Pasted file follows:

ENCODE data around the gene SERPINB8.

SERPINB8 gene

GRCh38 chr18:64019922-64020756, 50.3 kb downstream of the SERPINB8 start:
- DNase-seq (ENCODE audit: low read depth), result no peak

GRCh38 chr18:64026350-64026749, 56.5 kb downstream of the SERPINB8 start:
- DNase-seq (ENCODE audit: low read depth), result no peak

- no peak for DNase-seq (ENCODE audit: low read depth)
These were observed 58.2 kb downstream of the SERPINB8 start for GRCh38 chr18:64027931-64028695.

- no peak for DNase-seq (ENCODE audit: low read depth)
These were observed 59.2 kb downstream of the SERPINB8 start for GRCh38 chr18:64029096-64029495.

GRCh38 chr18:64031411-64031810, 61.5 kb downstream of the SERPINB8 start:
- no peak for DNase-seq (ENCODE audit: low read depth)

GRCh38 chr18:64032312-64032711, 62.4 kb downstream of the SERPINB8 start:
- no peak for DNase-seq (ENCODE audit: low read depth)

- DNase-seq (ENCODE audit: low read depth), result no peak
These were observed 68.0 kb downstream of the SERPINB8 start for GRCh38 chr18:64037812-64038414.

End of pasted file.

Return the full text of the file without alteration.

ENCODE data around the gene SERPINB8.

SERPINB8 gene

GRCh38 chr18:64019922-64020756, 50.3 kb downstream of the SERPINB8 start:
- DNase-seq (ENCODE audit: low read depth), result no peak

GRCh38 chr18:64026350-64026749, 56.5 kb downstream of the SERPINB8 start:
- DNase-seq (ENCODE audit: low read depth), result no peak

- no peak for DNase-seq (ENCODE audit: low read depth)
These were observed 58.2 kb downstream of the SERPINB8 start for GRCh38 chr18:64027931-64028695.

- no peak for DNase-seq (ENCODE audit: low read depth)
These were observed 59.2 kb downstream of the SERPINB8 start for GRCh38 chr18:64029096-64029495.

GRCh38 chr18:64031411-64031810, 61.5 kb downstream of the SERPINB8 start:
- no peak for DNase-seq (ENCODE audit: low read depth)

GRCh38 chr18:64032312-64032711, 62.4 kb downstream of the SERPINB8 start:
- no peak for DNase-seq (ENCODE audit: low read depth)

- DNase-seq (ENCODE audit: low read depth), result no peak
These were observed 68.0 kb downstream of the SERPINB8 start for GRCh38 chr18:64037812-64038414.